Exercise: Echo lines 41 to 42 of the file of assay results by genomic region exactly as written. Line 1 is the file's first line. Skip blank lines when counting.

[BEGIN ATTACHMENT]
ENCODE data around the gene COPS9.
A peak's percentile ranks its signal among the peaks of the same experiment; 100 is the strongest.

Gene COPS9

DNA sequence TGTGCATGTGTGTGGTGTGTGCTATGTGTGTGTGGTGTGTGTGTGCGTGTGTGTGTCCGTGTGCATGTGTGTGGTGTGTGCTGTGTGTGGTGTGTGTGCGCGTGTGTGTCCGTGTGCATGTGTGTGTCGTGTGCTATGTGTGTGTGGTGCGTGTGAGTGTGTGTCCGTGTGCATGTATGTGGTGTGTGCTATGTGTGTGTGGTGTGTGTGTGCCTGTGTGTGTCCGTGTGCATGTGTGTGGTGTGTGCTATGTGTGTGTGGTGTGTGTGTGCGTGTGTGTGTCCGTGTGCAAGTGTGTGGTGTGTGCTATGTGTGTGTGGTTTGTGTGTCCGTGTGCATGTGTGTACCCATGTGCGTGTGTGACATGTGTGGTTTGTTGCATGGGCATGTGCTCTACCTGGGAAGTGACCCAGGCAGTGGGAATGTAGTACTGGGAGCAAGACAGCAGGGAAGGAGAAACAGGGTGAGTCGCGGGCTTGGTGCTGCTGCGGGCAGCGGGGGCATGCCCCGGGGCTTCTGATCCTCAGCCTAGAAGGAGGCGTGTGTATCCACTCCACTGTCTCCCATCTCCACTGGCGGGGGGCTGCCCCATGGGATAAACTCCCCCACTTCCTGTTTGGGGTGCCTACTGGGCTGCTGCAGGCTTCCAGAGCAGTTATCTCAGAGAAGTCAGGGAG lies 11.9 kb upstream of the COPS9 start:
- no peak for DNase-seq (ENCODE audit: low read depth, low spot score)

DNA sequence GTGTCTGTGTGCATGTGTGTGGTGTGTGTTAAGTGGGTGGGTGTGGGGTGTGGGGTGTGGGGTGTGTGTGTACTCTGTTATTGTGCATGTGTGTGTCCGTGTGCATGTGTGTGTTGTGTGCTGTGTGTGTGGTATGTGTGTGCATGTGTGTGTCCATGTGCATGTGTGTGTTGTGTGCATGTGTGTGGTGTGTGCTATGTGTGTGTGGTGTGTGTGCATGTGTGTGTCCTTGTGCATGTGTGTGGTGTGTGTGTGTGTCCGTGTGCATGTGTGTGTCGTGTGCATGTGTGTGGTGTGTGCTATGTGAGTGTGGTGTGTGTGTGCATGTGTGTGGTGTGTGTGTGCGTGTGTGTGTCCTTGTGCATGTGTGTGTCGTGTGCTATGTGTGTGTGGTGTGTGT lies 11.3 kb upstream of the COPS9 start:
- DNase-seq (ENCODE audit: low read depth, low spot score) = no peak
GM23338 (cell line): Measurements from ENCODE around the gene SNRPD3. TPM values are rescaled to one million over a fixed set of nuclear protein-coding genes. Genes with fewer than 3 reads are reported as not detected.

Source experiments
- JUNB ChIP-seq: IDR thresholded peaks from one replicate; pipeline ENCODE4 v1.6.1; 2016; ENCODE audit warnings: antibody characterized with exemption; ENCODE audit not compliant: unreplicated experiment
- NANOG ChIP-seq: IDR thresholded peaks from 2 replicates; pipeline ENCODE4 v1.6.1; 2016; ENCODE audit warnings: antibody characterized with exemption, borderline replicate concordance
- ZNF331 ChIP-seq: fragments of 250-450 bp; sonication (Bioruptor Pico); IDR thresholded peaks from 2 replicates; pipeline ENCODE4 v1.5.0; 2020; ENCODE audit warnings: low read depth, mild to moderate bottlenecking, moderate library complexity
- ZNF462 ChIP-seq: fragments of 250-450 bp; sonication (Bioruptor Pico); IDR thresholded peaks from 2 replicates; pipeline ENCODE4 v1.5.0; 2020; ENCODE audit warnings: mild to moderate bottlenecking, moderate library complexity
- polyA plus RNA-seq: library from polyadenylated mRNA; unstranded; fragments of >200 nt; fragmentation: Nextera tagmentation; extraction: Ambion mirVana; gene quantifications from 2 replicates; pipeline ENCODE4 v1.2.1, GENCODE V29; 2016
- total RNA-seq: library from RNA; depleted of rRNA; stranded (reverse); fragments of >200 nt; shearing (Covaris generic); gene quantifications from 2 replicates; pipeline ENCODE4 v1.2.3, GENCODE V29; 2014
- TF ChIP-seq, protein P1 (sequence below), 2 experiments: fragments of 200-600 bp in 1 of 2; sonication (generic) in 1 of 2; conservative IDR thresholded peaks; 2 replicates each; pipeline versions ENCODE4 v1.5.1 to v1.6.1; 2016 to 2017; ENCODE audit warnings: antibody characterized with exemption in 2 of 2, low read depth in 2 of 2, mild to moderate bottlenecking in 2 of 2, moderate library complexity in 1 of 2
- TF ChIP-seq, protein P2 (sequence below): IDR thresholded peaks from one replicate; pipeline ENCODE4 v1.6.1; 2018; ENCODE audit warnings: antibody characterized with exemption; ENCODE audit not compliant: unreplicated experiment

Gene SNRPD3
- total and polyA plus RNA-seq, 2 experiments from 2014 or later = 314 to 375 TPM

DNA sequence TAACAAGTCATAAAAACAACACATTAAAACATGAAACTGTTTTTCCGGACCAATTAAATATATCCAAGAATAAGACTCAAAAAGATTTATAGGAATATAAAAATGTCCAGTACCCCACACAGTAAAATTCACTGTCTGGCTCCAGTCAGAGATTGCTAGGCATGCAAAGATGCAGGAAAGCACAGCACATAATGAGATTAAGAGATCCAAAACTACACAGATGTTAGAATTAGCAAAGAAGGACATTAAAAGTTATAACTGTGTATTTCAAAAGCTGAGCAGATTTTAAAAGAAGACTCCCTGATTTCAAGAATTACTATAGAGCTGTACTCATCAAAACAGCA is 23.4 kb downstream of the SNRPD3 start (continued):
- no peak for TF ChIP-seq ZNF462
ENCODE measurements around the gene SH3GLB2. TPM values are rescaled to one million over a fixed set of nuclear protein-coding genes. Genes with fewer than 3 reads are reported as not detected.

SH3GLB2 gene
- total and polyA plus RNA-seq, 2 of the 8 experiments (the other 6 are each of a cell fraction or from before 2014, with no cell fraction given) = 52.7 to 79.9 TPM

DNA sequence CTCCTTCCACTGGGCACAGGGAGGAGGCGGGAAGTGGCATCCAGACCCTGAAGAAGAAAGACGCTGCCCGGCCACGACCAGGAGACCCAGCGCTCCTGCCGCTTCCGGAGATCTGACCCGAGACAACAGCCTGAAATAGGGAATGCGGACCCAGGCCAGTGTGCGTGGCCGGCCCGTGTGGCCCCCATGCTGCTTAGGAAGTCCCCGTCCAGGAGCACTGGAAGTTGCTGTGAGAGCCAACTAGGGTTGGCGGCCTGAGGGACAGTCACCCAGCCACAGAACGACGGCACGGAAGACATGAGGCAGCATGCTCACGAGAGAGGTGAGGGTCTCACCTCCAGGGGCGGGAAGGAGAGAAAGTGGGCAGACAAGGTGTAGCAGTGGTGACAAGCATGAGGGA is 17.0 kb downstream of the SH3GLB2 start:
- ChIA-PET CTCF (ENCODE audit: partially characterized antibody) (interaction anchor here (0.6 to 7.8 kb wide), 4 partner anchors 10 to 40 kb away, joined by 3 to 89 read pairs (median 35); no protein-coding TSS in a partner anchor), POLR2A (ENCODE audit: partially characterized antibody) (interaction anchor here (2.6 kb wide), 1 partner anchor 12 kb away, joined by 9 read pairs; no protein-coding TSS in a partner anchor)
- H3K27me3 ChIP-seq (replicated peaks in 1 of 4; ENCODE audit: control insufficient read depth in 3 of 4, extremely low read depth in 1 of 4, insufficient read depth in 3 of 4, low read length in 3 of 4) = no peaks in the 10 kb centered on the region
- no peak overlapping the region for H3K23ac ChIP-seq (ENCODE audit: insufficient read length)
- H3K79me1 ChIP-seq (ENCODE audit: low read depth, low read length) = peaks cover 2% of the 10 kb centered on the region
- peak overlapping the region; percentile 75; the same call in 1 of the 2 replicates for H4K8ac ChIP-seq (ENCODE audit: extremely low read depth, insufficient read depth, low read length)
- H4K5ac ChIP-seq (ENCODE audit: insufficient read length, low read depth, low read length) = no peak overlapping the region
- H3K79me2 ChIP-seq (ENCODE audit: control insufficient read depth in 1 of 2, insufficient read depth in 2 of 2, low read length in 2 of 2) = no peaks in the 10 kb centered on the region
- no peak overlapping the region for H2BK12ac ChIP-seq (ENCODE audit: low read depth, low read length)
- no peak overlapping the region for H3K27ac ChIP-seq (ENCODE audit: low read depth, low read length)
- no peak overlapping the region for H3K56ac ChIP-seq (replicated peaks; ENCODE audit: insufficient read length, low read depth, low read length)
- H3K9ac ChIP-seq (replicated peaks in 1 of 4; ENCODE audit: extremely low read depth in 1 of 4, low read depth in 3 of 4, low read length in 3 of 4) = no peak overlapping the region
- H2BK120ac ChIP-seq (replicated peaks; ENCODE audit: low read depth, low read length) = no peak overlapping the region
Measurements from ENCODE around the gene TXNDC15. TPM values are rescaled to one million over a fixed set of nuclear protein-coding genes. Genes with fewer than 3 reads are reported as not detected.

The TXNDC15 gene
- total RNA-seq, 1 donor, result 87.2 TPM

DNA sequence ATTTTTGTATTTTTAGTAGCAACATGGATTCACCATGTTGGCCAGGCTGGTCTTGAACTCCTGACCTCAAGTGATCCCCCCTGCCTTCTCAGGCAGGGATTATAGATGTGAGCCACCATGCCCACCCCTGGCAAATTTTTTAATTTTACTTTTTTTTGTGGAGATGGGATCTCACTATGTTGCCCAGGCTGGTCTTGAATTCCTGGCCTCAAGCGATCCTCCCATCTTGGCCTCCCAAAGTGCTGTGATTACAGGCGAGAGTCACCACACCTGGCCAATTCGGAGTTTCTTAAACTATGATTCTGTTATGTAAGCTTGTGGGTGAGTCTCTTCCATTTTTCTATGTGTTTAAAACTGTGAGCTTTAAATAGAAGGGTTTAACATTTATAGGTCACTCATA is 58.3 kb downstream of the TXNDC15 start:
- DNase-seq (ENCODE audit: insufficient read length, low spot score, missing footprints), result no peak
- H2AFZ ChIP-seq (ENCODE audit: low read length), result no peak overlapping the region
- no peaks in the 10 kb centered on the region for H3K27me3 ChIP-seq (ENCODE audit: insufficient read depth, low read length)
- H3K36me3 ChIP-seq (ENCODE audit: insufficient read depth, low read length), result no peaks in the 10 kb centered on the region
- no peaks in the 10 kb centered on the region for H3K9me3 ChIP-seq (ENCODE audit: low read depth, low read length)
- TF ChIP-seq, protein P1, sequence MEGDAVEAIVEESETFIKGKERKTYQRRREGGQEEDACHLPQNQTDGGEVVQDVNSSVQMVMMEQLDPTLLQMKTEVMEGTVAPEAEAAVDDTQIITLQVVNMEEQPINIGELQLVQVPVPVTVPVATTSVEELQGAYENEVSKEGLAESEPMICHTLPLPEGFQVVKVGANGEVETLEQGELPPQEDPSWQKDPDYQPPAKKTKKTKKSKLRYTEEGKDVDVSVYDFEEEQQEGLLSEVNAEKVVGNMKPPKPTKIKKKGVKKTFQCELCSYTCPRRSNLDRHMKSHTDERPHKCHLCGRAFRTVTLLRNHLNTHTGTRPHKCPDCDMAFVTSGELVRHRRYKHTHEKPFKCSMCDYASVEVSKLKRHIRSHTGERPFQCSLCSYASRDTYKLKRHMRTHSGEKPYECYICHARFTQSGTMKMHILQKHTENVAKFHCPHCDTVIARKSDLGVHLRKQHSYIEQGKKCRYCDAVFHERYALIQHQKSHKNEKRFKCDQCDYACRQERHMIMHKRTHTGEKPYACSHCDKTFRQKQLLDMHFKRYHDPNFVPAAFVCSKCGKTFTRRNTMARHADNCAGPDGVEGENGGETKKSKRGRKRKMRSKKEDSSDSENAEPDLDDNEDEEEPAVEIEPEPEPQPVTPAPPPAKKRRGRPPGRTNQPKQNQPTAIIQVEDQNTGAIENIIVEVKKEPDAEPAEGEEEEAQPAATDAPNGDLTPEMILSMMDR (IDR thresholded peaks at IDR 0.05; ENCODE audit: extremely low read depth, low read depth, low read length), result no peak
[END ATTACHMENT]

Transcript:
DNA sequence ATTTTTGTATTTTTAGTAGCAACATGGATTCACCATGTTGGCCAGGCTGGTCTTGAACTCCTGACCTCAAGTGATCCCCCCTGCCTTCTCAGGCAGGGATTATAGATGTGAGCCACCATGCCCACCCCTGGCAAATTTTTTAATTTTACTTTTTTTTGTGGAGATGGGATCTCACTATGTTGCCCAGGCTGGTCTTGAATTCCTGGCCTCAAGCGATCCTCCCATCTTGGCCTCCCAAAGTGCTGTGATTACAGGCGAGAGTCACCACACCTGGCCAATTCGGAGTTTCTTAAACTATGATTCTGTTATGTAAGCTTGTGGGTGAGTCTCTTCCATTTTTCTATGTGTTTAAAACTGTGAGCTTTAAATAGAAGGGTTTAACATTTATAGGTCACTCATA is 58.3 kb downstream of the TXNDC15 start:
- DNase-seq (ENCODE audit: insufficient read length, low spot score, missing footprints), result no peak